The UN’s Simon Steill reminded the delegates in the closing plenary that the world is in a critical decade for climate action.
The UN’s Climate Change Report states that the implementation of current pledges by national governments has put the world on track for a 2.5°C warmer world by the end of the century. The UN’s Intergovernmental Panel on Climate Change indicates that greenhouse gas emissions must decline 45% by 2030 to limit global warming to 1.5°C.
Friends of the Earth Scotland campaigners have called out the big polluters and their continued use of fossil fuels. Mary Church said:
“The hypocrisy we witnessed at these climate talks from rich historical polluters on the issue of fossil fuel phase out is staggering. There is nothing to stop countries from phasing out fossil fuels, and yet the UK and the US in particular are doing the opposite with their vast expansion plans. Alok Sharma must take his table thumping on fossil fuel phase out back home and demand the UK Government overturn their climate trashing plans for North Sea oil and gas expansion and to reject the new coal mine planned in Cumbria.
“The Scottish Government too must turn its climate leadership on the international stage into concrete actions at home to get back on track to meeting its climate targets. It must clarify its position on oil and gas and set an end date for fossil fuels within this decade in order to have any chance of delivering on our fair share of climate action.”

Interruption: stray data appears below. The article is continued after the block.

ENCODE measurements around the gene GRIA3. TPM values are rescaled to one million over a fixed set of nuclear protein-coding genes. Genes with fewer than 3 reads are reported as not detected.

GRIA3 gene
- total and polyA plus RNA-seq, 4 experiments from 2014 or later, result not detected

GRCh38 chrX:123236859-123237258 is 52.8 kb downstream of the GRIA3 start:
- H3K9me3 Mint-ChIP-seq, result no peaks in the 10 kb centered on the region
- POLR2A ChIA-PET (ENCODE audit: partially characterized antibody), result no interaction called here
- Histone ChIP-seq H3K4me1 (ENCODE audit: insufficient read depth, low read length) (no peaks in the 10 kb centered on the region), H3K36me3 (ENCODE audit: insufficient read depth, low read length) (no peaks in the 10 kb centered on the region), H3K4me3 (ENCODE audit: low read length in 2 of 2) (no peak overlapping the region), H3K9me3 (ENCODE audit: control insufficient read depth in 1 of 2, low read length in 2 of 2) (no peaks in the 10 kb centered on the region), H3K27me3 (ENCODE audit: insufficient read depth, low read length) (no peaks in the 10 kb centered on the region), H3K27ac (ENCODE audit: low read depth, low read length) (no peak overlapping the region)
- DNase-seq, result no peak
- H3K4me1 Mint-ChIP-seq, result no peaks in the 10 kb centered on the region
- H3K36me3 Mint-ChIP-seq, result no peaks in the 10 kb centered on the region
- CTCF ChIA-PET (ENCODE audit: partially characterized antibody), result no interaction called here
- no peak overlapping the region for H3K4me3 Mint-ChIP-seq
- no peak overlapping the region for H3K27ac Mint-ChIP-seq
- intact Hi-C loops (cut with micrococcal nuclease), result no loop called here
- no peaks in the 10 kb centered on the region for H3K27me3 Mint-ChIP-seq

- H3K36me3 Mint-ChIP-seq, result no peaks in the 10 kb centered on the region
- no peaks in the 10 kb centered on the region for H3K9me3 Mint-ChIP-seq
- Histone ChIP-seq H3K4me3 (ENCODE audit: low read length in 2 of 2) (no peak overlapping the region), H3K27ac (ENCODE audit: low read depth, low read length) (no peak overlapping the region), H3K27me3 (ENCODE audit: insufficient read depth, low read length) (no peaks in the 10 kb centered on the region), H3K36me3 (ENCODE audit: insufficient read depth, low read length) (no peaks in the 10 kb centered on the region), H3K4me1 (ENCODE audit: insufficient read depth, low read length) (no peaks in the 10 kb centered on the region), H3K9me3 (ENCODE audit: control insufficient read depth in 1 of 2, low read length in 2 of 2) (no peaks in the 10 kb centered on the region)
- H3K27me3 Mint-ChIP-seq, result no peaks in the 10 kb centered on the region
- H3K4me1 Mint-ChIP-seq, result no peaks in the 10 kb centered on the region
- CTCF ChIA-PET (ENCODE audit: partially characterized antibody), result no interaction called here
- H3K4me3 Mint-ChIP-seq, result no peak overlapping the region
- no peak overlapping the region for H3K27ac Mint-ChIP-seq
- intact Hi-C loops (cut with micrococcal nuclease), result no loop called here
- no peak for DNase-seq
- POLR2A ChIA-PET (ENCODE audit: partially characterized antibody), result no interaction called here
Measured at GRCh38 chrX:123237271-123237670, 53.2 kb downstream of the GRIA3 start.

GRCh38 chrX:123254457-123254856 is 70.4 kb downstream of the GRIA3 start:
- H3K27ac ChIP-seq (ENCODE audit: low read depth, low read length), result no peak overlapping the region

FM Nicola Sturgeon commented:
“It is deeply disappointing that the recognition of loss and damage has not been matched by greater action to prevent a worsening of the climate crisis. Keeping 1.5 alive and delivering the fastest possible transition away from fossil fuels is key to preventing greater loss and damage in the future. Alongside loss and damage we needed to see progress on adaptation and mitigation, on the submission of new national contributions, a pathway to 2030 and a strengthening of the language of the Glasgow Pact.
“It is simply not good enough that countries failed to make progress on that agenda, and that there has been such a strong push back on action we all know is needed if 1.5 is to remain truly within reach. It is vitally important that countries recommit themselves to doing everything they can to ensure we keep 1.5 alive and to building a coalition ahead of COP28 that protects and drives progress against any further push back.
“Despite that disappointment, and the challenges faced by civil society in having their voice heard in Egypt, the breakthrough on loss and damage is what I hope COP27 will be remembered for, and that is a vital step forward for the developing world.”
COP27 was held over the two weeks of 6th to 18th of November in Sharm El Sheikh, Egypt. British prisoner of conscience Alaa Abd El-Fattah’s release has still not been secured and his situation remains extremely precarious.
British national and activist for human rights in Egypt Alaa Abdel Fattah has been on hunger-strike since 2 April in protest of his unjust imprisonment, cruel detention conditions and denial of consular visits. In December 2021, an emergency court sentenced him and human rights lawyer Mohamed Baker to five and four years in prison, respectively, following a grossly unfair trial. They are prisoners of conscience, solely targeted for their activism, and should be immediately and unconditionally released. Amnesty